Permanent Resident visa applications from offshore applicants

INZ is accepting applications for PRV if you are outside New Zealand, but your visa will not be processed until the Border team gives INZ permission to do so.

Applying for a visa when onshore

Temporary work visas

Since 27 July 2020, INZ has ceased to use the Australian and New Zealand Standard Classification of Occupations (ANZSCO) skill levels for work visa applications. It has been replaced by a median-wage threshold, currently set at $25.50 per hour (in accordance with Statistics NZ calculations). Essential Skills Work Visa applicants will be assessed as either:

• at or above the median wage, or
• below the median wage.

The duration of all new low-skilled Essential Skills work visas has been reduced from 12 months to 6 months.

Resident visa applications from onshore applicants

INZ is accepting applications for residence, but Skilled Migrant Category and Parent Category Expression of Interest selections are deferred. There are significant processing delays.

If you already have a visa and are onshore

If you hold a work, student, visitor, limited or interim visa with an expiry date between 2 April to 9 July 2020, and you were in New Zealand on April 2, it has been extended to 25 September 2020. Your visa conditions are the same.

Employer-assisted temporary work visas

All existing employer-assisted temporary work visas for people who are in New Zealand and whose visas are due to expire from 10 July to 31 December 2020, are extended by six months.

If you already have a visa and are offshore

If you do not meet any of the exemption criteria for border entry, then you are unable to enter New Zealand, whether or not you hold a valid visa.

If you are onshore and your visa has expired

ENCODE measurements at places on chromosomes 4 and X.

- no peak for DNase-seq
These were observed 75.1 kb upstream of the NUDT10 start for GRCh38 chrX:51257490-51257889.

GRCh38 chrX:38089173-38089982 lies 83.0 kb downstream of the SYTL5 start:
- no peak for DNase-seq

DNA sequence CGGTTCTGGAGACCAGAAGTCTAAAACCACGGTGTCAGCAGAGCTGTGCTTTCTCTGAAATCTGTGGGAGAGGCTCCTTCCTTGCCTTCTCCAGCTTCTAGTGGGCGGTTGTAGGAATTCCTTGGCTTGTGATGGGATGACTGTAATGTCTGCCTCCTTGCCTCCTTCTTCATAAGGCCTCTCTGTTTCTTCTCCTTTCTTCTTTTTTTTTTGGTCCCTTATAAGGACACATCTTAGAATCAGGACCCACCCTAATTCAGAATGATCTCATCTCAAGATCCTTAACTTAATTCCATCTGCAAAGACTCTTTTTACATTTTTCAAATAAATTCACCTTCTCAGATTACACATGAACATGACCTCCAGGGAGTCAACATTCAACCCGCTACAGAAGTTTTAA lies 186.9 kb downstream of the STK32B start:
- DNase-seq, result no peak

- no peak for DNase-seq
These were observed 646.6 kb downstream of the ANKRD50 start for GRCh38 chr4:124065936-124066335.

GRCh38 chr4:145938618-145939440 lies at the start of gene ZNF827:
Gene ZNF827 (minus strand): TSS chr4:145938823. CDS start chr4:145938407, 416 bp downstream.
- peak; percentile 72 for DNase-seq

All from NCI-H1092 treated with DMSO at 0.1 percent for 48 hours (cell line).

If you do not have a current visa or are unable to apply for a visa before your current one expires, you are unlawful in New Zealand. You should seek immediate professional advice.

Arriving in New Zealand – Quarantine and Managed Isolation

Every person who arrives in New Zealand must enter either a managed isolation facility (if they have no symptoms), or a quarantine facility (if they have symptoms), for a minimum period of 14 days.

Charges for managed isolation

Temporary visa holders will have to pay fees for managed isolation, unless they left New Zealand on or before 19 March 2020, and were ordinarily resident in New Zealand as of 19 March 2020.

Everyone who is entering on a border exception as a critical worker will have to pay manged isolation fees. Their employers may pay these costs.


$3,100 for the first or only person in the room (whether that is an adult or a child) with $950 for each additional adult and $475 for each additional child (3-17 years old, inclusive) sharing that room, all GST inclusive. There will be no charge for children under the age of 3 if they are staying in a room with another person.

People who are required to pay the managed isolation charge will receive an invoice at the end of their stay in managed isolation and will generally have 90 days to pay unless staying in New Zealand for a shorter period than that. Information about how to pay the charge will be provided on the invoice. People will not have to pay while they are in the managed isolation facility.

There is a dedicated Managed Isolation and Quarantine website managed by MBIE, available here.

Let’s Talk!

There is a lot to take in when it comes to New Zealand’s current immigration policy – too much to cover in one blog post! In these times, the journey to New Zealand is difficult and it can help to have someone lighting the way. If you would like to discuss any of the above, and what it means for your personal immigration journey, don’t hesitate to contact Pathways today to speak with one of our 12 licensed advisers.